I am pleased to announce that my short story “Mold” will be appearing in a forthcoming anthology! Survivor, edited by Mary Anne Mohanraj and JJ Pionke, will be released by Lethe Press in late February 2018. A pre-order link is forthcoming.
A big thanks to Alison McMahon, Karl Dandenell, Jocelyn Kirby, and others for their insightful input during the development of this story. It took a long journey from first draft to publication, but now the public will get a chance to read it.
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Sunday afternoon I turned on The Dark Crystal for my annual re-watch, a New Year’s tradition of mine. As I was sorting through old mail and generally cleaning house, something odd happened:
I turned it off midway through.
My feelings about this beautiful, imaginative film have evolved over the past few years. I was deeply invested in this film not too long ago. Yet after my disillusionment with the Henson Company’s prequel writing contest in 2013, I started taking a more critical look at it.
I typically don’t do this to movies. Books, including both prose and graphic novels, I can engage in with some distance, which allows me to tease apart a story more easily. Yet movies have always been visceral, and I’m usually too emotionally involved with the visuals to properly engage them.
But The Dark Crystal meant a lot to me, and I had to figure out why. The writer in me had to know whether it was the storytelling or the production design that drew me to it.
On my hard drive sits a novel-length manuscript. I wrote the rough draft about four years ago, and subsequently revised, polished, rewrote half of it from scratch, revised and polished yet again, and let it sit while I decided where to take it.
This novel had some similarities to a very popular show on a global video streaming site. I thought I could use that show as a comparable, or comp for short. (Comps are used in pitches to editors and agents: they demonstrate that a story is enough like a successful work that it can be sold.) I would need to differentiate my work from this show, since there were some uncanny similarities, but that could be done through incremental revisions.
However, a new season of this famous show just dropped.
I recently re-read When Things Fall Apart by Pema Chodron, an otherwise excellent book on pursuing Buddhist practice, when I came across a curious statement. To paraphrase, Chodron considers theism an addiction, a desire for “a babysitter” to come in and fix things.
There’s been a persistent numbness lately, as if a circuit board in my brain was shorted in a power surge and lies dead and smoldering. So, so many things have happened — are happening — are about to happen — that they cannot be processed. Like logs down a river, my feelings have caught on the banks and jammed.
After my post about Harvey, we Floridians, as well as those in the Caribbean islands, had to deal with Irma. I evacuated with a friend to Tallahassee for several days to wait out the storm, worried about family and friends who stayed behind. After two weeks of gas shortages, empty grocery stores, and awful traffic, I made it home, my apartment just as I had left it.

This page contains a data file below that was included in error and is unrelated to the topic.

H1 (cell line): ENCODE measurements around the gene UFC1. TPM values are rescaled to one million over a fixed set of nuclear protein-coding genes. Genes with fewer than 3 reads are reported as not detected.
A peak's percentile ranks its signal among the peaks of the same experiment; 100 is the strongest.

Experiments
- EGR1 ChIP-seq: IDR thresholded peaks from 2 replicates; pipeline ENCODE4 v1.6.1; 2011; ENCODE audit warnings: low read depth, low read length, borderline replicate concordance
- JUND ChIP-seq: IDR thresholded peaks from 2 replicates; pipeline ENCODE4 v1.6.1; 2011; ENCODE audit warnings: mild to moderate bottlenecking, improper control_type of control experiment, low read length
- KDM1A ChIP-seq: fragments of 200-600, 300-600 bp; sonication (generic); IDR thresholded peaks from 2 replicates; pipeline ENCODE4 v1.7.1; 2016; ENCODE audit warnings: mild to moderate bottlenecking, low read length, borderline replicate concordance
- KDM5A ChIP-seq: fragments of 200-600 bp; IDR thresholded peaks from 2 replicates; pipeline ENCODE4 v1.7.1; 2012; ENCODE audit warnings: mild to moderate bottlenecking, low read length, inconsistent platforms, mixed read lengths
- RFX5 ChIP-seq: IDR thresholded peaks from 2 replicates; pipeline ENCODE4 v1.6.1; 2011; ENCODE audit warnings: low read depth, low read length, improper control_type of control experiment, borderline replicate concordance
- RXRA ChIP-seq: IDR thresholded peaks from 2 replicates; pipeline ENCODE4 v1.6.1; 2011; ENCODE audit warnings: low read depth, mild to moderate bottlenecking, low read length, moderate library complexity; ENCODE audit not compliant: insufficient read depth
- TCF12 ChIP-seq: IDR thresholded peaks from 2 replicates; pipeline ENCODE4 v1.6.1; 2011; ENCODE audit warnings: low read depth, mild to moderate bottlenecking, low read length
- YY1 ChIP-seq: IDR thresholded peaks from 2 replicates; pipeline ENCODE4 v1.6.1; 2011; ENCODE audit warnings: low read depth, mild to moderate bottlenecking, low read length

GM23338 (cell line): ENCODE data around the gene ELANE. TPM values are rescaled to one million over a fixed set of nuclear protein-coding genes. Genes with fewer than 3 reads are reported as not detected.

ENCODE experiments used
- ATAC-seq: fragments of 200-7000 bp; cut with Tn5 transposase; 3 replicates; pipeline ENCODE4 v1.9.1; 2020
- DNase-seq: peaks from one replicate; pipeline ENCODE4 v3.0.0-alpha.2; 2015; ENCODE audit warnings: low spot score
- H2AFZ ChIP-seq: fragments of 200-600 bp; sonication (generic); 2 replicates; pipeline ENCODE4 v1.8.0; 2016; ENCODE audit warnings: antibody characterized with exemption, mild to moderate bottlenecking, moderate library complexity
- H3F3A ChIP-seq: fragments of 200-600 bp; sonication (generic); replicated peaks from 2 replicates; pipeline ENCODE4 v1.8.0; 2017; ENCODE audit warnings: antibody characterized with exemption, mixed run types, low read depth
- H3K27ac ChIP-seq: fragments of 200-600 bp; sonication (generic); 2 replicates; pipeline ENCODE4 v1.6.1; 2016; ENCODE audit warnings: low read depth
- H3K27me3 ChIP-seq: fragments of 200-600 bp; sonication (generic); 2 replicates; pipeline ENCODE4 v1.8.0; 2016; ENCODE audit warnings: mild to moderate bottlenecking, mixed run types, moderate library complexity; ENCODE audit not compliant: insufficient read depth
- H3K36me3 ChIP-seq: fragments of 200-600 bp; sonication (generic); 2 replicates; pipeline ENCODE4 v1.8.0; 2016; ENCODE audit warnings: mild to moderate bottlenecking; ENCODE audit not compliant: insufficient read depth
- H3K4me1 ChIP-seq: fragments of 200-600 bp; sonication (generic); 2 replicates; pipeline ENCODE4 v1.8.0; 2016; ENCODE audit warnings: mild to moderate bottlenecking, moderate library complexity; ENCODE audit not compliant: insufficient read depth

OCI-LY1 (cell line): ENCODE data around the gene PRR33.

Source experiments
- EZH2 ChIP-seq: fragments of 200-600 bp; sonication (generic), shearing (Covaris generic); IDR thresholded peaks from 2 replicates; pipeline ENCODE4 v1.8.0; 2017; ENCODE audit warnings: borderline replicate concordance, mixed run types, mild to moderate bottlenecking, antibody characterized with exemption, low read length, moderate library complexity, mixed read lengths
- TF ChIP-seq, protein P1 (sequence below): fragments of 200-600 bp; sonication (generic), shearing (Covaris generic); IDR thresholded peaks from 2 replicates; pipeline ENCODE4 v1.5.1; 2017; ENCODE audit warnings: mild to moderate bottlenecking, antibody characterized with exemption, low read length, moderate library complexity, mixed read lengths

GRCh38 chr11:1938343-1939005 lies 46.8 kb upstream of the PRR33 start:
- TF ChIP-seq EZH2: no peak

And then there was a family crisis.
And then we had to worry about Maria, on the heels of Irma and Jose.
And now TrumpCare is back.
I feel beyond tired. All I want to do is sleep for a week. I know that it’s compassion fatigue, that it’s probably lingering sleep deprivation, that it could be a depressive episode. 2017 hasn’t been a cake walk by any stretch, but it feels like this past month has been the worst. And there are three months left this year.
I need to stay focused. I need to be there for my family, for work, for my writer friends and for my church community. I need to be here for someone I’ve just begun to know. My stories still need me to write them.
My heart aches for Houston. The arrival of hurricane Harvey over the weekend has dumped trillions of gallons of water onto the city and much of the gulf coast of Texas, turning highways into rivers.
I’ve lived through a hurricane. I was seven when Andrew swept through Florida. My family evacuated to a motel in Fort Myers, thankfully on the other coast of the peninsula, away from the hard-hit Miami area. I was recovering from surgery. As I tried to peel off my bandages, I watched as streetlights and palm trees swayed and bent in the wind and rain. Continue reading Weathering the Storm: Environmentalism, Harvey, and Climate Change→
I used to think that I was on the autism spectrum. While that’s still possible, HSP is a more likely diagnosis. The highly-sensitive person experiences senses and emotions more intensely than others and can be easily overwhelmed. HSPs are often, though not always, introverted. They are also very empathetic. (More on this later.)
Growing up, I was a sensitive, shy kid who cried a lot, preferred playing indoors to rough-and-tumble sports, and only had a few friends at any given time. I was ill-socialized, behind my peers for much of my adolescence (another factor that led me to think I might be on the spectrum). A friend once said that, when I was 16 years old, I was mentally 20 but emotionally 9.
Someone, either a parent or another family member, called me spoiled because I cried so much. I was mocked for it. Later, I was spanked.